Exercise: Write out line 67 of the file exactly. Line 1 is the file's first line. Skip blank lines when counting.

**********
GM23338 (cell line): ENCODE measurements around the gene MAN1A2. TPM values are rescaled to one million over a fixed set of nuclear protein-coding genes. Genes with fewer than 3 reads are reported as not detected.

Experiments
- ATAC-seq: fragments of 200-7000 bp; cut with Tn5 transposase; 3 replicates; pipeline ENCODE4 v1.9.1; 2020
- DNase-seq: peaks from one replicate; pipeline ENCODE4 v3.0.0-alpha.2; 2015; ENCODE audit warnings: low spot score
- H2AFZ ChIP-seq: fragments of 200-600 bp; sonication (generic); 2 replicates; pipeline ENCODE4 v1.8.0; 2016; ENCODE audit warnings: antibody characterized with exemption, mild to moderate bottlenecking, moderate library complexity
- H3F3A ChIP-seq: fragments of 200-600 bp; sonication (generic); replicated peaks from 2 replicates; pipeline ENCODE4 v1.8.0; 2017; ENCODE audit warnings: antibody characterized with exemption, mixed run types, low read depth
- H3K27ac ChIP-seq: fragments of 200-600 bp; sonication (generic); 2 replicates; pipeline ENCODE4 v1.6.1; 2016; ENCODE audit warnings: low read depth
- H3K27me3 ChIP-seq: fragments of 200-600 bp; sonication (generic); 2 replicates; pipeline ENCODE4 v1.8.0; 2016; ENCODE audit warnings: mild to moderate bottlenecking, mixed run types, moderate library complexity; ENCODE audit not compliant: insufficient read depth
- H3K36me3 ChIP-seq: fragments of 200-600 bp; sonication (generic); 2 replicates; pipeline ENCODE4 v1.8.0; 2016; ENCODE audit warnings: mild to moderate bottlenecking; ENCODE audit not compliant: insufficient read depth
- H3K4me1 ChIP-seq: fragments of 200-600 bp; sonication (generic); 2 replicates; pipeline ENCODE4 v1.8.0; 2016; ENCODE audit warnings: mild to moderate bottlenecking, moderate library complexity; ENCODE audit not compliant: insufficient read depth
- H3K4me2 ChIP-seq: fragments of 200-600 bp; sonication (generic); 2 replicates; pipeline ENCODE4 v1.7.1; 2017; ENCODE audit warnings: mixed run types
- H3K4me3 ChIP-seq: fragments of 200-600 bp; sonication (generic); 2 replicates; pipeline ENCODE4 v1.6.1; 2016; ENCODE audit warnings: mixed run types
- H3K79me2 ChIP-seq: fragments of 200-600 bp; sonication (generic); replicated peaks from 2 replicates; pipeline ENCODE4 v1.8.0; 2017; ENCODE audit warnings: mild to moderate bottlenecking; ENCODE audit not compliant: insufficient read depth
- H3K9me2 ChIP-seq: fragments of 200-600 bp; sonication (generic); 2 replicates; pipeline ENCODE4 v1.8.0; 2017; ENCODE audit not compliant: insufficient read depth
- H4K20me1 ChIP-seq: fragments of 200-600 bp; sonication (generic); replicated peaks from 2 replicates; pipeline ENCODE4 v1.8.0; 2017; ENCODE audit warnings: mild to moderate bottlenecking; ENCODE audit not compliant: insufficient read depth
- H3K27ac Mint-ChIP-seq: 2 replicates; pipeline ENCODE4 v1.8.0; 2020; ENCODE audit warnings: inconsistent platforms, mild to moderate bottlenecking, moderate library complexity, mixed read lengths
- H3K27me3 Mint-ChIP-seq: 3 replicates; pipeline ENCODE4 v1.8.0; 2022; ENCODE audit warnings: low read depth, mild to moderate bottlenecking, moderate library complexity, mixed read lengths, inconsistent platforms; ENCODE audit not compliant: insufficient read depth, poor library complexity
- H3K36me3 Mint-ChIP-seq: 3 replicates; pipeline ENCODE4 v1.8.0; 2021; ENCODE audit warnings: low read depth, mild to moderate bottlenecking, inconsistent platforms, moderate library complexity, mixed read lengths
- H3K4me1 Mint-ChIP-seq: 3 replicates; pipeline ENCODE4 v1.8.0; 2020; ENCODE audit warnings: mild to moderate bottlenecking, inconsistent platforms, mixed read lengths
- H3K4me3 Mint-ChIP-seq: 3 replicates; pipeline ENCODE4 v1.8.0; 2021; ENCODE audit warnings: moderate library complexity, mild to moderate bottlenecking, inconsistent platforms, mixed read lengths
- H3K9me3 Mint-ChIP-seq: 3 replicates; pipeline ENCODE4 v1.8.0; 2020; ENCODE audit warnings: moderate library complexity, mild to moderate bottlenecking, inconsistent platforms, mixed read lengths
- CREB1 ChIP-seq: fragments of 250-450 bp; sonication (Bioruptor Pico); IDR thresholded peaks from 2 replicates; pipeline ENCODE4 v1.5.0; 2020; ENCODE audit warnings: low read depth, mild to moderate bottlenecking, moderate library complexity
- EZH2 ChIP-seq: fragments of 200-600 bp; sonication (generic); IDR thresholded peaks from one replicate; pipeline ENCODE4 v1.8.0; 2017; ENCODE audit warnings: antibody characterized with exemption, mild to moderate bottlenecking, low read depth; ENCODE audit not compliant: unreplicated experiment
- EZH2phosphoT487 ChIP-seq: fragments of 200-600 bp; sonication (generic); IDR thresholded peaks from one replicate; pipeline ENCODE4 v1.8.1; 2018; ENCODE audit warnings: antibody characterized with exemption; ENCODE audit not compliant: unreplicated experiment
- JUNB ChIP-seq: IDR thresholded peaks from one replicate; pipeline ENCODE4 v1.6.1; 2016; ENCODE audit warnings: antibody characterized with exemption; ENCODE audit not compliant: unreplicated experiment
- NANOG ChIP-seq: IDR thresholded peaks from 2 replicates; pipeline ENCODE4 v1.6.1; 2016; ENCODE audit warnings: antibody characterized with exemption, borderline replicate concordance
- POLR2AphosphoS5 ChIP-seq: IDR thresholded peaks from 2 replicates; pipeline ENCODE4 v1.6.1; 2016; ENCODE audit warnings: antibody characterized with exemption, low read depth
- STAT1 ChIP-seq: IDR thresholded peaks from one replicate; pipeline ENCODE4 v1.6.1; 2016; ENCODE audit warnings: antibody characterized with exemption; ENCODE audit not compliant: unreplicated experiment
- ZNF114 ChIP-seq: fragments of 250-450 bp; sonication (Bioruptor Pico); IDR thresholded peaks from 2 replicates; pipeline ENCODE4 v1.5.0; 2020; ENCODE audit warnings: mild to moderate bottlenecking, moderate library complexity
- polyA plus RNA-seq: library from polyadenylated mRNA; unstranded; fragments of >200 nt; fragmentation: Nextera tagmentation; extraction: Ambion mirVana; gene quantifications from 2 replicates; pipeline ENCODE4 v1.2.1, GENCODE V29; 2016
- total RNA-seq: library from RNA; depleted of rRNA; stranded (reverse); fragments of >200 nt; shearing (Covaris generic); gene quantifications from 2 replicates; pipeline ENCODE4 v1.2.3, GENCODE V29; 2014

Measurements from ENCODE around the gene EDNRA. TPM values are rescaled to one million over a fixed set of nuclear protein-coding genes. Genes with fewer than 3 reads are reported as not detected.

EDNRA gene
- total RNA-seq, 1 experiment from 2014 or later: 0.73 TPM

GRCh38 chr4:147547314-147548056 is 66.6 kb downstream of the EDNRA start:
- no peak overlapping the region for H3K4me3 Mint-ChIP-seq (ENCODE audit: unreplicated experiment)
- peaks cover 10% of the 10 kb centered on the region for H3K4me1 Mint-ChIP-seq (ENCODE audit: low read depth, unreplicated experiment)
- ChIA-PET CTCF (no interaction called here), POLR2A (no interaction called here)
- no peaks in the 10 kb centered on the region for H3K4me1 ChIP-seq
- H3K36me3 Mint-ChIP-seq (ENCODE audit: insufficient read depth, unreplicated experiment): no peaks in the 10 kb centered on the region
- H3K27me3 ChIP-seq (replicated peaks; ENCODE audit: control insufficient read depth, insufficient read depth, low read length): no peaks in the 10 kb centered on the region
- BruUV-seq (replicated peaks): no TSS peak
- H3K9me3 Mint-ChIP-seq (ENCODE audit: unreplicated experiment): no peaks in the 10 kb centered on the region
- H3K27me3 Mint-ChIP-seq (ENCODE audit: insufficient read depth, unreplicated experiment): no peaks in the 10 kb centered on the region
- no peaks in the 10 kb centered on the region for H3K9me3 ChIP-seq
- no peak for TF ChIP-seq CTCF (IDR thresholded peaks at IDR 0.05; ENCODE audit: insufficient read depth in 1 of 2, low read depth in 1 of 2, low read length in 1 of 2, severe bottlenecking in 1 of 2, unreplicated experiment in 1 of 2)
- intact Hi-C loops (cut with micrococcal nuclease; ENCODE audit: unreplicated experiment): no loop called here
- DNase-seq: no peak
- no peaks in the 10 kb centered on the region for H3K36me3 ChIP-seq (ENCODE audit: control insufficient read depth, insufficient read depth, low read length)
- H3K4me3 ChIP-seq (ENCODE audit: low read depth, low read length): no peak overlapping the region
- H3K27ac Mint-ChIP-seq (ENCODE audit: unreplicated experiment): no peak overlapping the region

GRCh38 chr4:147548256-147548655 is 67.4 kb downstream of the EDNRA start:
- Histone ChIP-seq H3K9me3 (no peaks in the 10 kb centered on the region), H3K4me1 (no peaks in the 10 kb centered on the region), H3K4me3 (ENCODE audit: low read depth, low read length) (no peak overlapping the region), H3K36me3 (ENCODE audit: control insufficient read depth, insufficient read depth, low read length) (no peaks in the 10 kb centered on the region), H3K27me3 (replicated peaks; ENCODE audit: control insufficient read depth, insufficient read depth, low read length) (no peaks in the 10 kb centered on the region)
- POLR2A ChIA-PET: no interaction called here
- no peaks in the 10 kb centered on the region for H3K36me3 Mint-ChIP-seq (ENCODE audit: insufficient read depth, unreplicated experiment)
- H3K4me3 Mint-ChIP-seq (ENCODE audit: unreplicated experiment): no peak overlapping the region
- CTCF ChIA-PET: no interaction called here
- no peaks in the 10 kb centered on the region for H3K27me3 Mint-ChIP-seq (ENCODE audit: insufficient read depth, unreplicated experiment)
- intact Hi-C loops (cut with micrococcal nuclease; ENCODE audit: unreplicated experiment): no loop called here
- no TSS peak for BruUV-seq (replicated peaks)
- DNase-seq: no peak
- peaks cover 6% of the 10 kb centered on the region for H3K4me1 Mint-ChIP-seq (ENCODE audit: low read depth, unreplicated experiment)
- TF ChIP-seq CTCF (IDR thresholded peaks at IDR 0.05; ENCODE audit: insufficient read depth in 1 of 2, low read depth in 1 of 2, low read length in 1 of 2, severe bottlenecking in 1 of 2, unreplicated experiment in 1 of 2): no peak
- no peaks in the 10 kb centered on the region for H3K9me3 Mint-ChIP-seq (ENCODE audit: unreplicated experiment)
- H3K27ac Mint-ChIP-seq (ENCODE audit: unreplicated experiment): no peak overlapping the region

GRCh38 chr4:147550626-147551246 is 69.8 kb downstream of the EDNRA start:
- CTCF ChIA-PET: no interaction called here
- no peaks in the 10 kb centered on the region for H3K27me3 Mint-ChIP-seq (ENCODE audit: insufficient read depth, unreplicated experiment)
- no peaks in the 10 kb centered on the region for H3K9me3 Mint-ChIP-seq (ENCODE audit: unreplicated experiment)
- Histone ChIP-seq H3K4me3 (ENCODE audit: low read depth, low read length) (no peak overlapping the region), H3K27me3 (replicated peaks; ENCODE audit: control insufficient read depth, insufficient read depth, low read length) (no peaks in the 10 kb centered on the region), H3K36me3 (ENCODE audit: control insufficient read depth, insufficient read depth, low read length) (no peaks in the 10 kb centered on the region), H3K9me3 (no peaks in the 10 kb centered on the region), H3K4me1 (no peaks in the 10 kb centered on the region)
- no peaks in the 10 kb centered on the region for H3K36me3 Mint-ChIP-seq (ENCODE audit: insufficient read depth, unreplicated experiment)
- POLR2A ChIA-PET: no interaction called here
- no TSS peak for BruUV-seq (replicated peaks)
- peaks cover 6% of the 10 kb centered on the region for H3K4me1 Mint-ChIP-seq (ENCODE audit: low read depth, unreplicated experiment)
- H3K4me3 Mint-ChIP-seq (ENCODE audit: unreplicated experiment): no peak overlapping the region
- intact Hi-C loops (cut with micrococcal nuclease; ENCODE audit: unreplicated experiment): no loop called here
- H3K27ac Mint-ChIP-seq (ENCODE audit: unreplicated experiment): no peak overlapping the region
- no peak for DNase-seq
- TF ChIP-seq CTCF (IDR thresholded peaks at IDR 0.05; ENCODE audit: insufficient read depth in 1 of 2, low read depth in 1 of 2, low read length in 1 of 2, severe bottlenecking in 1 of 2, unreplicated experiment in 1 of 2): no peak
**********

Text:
- CTCF ChIA-PET: no interaction called here